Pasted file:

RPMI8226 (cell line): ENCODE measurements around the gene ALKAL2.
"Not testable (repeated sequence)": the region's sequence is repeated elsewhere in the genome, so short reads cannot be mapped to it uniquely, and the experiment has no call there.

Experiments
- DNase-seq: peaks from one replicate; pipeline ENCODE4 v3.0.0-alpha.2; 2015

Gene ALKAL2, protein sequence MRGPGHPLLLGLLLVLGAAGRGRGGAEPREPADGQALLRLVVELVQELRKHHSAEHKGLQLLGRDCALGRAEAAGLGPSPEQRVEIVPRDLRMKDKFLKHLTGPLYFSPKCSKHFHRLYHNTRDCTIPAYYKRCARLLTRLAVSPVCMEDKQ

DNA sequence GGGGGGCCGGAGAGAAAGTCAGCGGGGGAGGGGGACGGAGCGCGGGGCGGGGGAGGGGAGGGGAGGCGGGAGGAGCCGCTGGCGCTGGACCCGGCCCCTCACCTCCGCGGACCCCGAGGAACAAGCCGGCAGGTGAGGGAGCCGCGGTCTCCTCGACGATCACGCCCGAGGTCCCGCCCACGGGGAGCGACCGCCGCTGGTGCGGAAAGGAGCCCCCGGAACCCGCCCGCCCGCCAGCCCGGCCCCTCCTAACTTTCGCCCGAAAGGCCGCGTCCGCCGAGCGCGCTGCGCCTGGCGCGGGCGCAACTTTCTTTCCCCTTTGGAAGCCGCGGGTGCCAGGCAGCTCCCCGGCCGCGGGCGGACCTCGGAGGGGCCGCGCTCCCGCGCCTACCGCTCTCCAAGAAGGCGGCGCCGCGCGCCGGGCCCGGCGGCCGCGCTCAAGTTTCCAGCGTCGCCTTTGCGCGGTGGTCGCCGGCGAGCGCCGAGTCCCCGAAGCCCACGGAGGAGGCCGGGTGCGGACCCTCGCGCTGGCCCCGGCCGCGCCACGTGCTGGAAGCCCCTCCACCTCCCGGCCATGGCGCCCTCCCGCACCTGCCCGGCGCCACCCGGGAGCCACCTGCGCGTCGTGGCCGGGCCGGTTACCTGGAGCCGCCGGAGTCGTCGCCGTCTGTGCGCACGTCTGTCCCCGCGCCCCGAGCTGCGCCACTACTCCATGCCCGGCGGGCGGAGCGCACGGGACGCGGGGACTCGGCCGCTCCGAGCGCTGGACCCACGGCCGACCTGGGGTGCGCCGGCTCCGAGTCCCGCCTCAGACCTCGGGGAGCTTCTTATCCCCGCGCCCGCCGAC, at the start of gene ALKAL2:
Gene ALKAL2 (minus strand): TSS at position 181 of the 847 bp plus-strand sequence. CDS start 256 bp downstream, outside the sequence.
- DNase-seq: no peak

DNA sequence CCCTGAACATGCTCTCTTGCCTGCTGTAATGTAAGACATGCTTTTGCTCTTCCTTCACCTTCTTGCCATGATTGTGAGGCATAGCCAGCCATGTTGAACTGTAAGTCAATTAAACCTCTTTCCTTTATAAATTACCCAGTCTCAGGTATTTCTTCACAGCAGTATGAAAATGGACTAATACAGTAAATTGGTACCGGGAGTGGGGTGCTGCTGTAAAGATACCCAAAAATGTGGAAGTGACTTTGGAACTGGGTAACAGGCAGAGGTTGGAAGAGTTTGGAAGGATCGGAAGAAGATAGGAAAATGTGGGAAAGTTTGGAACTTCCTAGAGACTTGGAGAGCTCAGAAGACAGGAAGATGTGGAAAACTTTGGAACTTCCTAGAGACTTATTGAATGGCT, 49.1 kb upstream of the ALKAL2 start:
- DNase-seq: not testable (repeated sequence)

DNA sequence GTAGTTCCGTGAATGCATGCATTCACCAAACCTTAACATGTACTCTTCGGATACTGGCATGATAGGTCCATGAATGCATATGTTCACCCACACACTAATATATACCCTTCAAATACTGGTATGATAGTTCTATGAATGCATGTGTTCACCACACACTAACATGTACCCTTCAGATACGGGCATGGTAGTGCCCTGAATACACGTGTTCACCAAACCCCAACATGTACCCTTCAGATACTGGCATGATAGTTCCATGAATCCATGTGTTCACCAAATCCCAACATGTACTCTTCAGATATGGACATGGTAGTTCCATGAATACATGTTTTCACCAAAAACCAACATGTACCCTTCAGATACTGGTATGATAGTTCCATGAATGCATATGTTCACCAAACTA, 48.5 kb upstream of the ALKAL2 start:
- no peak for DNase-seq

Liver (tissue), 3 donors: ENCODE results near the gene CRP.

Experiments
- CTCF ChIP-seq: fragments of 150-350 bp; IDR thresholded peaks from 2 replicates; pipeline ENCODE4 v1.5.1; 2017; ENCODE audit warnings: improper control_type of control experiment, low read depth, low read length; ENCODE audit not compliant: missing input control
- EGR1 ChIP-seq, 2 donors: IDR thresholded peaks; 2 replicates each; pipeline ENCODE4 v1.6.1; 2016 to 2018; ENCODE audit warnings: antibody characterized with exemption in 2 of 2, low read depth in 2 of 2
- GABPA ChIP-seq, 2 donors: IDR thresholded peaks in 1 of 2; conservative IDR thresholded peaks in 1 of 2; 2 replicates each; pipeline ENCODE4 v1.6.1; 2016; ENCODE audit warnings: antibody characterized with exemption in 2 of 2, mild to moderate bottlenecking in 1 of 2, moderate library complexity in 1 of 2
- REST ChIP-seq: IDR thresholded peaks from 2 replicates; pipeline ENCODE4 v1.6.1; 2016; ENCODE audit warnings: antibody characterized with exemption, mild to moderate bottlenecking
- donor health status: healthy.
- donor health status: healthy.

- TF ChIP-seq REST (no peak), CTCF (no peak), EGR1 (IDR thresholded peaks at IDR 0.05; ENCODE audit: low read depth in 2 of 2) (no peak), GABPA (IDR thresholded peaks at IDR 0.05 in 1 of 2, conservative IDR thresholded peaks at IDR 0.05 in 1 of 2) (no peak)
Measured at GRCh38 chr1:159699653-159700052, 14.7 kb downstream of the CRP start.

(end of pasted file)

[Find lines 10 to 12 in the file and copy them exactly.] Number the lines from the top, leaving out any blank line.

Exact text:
- DNase-seq: not testable (repeated sequence)

DNA sequence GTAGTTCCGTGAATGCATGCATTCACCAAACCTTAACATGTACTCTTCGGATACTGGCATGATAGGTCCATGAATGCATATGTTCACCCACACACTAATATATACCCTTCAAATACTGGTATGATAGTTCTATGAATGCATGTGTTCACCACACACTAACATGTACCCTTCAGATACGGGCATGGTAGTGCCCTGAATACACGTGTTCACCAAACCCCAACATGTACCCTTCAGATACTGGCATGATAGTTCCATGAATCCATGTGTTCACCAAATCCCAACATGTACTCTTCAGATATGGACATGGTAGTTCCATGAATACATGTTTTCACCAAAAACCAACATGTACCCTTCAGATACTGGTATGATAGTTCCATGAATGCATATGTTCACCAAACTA, 48.5 kb upstream of the ALKAL2 start:
- no peak for DNase-seq